Facial Soft Tissue Trauma

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Careful analysis of the soft tissue injury should include: (1) the type of wound or wounds (abrasion, contusion, etc); (2) the cause of injury; (3) the age of the injury; (4) the location of injured tissues; (5) the degree of contamination of the injured area before, during, and after trauma; (6) the nature and extent of associated injuries; and (7) the general health of the patient (eg, any chronic or acute illnesses or any allergies; any medications being taken).

The location of the wound must be noted because different healing characteristics are present in various types of skin. The face and scalp are highly vascular and therefore resist infection and heal faster than other areas, but there are many important structures in and around the face, and scars and defects are noticeable. Skin of the trunk, upper arms, and thighs is fairly thick and heals more slowly than facial or scalp skin and is more susceptible to infection. Scarring is less noticeable. The hands are a critical area because there are important structures near the surface, and the destruction caused by infection can be devastating. The lower legs are a particular problem area because the relatively poor blood supply can cause skin loss, and infection is more likely to occur.

The final result of facial wound repair depends on the nature and location of the wounds, individual propensity to scar formation, and the passage of time. A year or more must often pass before resolution of scar contracture and erythema results in maximum improvement. Only after this time can a decision be made regarding the desirability of secondary scar revision.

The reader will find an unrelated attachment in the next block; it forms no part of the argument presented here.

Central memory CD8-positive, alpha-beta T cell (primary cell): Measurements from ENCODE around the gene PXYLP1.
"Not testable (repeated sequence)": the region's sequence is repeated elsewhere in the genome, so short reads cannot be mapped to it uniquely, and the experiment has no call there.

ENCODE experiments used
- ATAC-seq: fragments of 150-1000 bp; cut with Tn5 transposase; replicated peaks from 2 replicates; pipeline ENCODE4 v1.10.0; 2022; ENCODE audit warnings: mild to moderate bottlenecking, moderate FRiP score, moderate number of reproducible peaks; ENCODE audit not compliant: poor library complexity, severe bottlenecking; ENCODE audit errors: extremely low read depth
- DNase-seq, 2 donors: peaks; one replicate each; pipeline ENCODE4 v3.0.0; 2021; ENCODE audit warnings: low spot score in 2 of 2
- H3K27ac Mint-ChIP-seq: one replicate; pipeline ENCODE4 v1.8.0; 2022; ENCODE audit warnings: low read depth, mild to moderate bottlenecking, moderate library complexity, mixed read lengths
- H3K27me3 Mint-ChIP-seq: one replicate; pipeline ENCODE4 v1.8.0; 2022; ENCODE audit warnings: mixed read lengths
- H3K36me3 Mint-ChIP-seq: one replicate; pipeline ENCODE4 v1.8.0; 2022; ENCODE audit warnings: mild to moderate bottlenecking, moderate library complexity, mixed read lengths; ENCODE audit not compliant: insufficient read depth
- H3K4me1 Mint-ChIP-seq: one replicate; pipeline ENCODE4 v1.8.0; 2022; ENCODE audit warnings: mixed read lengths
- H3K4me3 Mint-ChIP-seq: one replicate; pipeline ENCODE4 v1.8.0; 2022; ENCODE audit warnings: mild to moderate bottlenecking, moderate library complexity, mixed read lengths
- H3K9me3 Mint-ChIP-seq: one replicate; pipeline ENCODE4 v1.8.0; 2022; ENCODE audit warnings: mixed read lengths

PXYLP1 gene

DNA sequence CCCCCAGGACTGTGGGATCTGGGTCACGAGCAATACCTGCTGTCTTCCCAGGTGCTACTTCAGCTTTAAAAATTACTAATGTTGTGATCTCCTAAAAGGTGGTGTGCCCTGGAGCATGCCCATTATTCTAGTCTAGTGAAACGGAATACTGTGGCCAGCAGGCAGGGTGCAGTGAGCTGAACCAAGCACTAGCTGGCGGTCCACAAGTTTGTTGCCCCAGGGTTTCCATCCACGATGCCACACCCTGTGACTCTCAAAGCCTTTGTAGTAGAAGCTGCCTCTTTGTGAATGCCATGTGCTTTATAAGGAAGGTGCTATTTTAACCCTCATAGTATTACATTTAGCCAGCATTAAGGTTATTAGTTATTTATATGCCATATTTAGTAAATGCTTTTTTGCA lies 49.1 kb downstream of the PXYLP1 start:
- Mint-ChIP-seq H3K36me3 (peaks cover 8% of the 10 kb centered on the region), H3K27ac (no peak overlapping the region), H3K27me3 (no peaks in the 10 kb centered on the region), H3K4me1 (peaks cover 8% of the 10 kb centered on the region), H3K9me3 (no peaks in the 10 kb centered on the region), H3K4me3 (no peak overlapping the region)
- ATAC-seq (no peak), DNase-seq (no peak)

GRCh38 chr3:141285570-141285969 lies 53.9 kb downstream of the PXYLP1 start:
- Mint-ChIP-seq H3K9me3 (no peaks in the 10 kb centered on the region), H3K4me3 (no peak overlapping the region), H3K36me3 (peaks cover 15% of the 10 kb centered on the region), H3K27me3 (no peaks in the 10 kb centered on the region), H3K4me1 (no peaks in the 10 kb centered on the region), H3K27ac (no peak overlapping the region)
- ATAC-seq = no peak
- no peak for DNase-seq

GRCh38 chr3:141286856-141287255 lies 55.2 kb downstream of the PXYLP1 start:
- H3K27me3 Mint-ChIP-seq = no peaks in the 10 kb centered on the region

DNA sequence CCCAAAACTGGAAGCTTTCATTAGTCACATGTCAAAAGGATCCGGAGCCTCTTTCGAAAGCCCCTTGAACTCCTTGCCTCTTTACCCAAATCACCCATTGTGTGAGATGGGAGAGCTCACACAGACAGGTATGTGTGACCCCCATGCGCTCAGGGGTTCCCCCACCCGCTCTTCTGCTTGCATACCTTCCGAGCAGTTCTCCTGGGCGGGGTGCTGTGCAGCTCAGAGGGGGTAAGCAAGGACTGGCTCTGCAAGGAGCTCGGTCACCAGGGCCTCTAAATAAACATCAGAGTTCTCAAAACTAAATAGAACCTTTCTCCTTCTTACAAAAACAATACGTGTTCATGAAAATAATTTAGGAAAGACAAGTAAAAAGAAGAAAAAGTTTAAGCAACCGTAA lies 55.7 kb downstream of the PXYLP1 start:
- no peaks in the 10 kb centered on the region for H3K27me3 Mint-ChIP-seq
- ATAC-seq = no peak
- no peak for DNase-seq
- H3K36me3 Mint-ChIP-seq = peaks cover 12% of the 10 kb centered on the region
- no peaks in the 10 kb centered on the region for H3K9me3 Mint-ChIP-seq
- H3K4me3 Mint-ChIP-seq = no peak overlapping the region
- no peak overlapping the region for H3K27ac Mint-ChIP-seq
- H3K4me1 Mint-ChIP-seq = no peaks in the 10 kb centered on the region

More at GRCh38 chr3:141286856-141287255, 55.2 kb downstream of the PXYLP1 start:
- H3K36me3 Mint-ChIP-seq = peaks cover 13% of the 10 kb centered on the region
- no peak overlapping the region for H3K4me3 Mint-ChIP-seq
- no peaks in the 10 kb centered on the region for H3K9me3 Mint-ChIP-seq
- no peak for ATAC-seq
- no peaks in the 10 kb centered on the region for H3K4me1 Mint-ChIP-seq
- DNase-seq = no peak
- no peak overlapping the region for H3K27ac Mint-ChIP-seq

Figure Legend: Lines of relaxed skin tension. Plastic and Reconstructive Surgery, Brunicardi F, Andersen DK, Billiar TR, Dunn DL, Kao LS, Hunter JG, Matthews JB, Pollock RE. Schwartz's Principles of Surgery, 11e; 2019. 

Board Review Questions

Choose the one best response to this question...

1. Principles of reconstructive surgery include all of the following EXCEPT

A. Adequate restoration of lost anatomic components without residual deficits.


B. Uncomplicated and timely wound healing.


C. Individualization of specific reconstructive technique to specific patient deficit.


D. Compromise of extent of tumor resection if needed for specific reconstructive surgical outcome.


2. What is the third layer of the epidermis called?

A. Stratum basalis


B. Stratum spinosum


C. Stratum lucidum


D. Stratum granulosum

3. How does a skin graft survive within the first 24 hours?

A. Capillary network neovascularization


B. Neovascularization


C. Imbibition


D. Oxygen diffusion from open air

Answers

1. The correct answer is D. Compromise of extent of tumor resection if needed for specific reconstructive surgical outcome.

2. The correct answer is D. Stratum granulosum

3. The correct answer is C. Imbibition

Gerard Doherty

Moseley Professor of Surgery, Harvard Medical School, Surgeon-in-Chief, Brigham Health & Dana-Farber Cancer Institute

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